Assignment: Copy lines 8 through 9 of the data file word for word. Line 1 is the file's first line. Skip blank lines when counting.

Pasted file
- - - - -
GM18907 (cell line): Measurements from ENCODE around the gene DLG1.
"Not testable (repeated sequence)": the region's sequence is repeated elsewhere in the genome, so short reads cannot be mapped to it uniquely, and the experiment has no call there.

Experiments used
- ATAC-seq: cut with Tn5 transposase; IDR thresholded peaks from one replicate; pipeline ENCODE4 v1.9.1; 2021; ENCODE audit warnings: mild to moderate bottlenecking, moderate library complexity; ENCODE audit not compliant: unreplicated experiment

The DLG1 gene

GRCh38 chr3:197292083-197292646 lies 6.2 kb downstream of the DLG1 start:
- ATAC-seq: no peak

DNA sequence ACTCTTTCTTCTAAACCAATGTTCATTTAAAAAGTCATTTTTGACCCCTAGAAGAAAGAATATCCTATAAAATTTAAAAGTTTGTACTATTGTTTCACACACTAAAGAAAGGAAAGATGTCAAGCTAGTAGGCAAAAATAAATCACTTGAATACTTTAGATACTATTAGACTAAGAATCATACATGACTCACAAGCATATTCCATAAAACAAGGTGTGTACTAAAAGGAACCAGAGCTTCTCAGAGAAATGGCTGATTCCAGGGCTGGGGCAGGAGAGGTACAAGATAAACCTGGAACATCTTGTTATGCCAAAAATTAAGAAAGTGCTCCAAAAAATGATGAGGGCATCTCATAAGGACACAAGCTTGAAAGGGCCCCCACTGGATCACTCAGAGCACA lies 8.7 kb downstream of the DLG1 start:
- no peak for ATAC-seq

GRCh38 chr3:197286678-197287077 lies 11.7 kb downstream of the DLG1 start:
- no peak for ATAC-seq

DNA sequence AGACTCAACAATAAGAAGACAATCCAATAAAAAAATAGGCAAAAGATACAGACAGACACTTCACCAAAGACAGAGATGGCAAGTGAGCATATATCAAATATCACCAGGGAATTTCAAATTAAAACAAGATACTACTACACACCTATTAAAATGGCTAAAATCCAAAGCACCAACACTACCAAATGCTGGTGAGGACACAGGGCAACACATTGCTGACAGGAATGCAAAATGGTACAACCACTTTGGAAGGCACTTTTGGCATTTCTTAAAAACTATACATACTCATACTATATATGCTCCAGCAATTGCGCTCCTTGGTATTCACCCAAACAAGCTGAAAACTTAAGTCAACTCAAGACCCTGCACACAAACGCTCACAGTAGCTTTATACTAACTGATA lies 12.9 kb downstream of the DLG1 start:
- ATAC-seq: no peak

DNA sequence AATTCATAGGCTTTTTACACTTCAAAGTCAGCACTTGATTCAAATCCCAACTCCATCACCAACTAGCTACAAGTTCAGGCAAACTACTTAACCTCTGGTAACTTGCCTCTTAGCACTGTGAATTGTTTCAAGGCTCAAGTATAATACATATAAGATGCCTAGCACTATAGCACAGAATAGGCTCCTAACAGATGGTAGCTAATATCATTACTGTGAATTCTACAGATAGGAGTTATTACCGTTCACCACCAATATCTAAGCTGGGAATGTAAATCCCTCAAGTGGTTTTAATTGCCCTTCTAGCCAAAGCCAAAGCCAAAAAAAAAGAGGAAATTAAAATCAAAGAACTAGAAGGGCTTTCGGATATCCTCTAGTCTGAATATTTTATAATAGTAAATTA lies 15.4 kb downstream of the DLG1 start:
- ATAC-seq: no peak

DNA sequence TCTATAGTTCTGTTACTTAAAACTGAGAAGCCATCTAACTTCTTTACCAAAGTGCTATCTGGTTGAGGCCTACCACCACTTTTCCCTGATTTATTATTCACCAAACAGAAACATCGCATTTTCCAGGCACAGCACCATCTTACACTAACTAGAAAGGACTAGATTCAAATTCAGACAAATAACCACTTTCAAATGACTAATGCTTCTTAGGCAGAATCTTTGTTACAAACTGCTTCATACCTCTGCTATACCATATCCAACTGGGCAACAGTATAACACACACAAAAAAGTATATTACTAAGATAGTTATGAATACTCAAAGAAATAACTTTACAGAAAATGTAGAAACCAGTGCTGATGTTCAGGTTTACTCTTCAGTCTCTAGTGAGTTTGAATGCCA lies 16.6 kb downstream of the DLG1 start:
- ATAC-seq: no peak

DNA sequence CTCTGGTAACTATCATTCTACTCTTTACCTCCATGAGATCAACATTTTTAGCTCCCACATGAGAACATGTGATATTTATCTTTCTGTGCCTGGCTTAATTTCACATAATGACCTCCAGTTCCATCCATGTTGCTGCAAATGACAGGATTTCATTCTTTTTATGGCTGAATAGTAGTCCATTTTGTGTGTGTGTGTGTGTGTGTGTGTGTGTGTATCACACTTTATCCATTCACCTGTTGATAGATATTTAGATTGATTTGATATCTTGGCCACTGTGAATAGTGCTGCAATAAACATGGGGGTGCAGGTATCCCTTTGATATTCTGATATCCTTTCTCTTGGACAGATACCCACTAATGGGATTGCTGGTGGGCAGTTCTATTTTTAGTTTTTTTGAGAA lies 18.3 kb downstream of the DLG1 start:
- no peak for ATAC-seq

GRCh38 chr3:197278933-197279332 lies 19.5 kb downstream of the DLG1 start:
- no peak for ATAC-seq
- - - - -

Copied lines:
DNA sequence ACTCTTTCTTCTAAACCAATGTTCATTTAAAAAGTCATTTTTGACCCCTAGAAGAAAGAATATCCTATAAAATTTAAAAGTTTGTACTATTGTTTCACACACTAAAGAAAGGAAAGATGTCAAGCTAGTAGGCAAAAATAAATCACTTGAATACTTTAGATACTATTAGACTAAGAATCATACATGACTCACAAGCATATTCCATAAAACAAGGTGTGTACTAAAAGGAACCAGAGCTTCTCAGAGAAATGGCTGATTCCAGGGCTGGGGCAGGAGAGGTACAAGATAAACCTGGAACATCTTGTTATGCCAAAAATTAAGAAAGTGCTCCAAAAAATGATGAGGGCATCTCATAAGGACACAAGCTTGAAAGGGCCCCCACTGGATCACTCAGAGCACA lies 8.7 kb downstream of the DLG1 start:
- no peak for ATAC-seq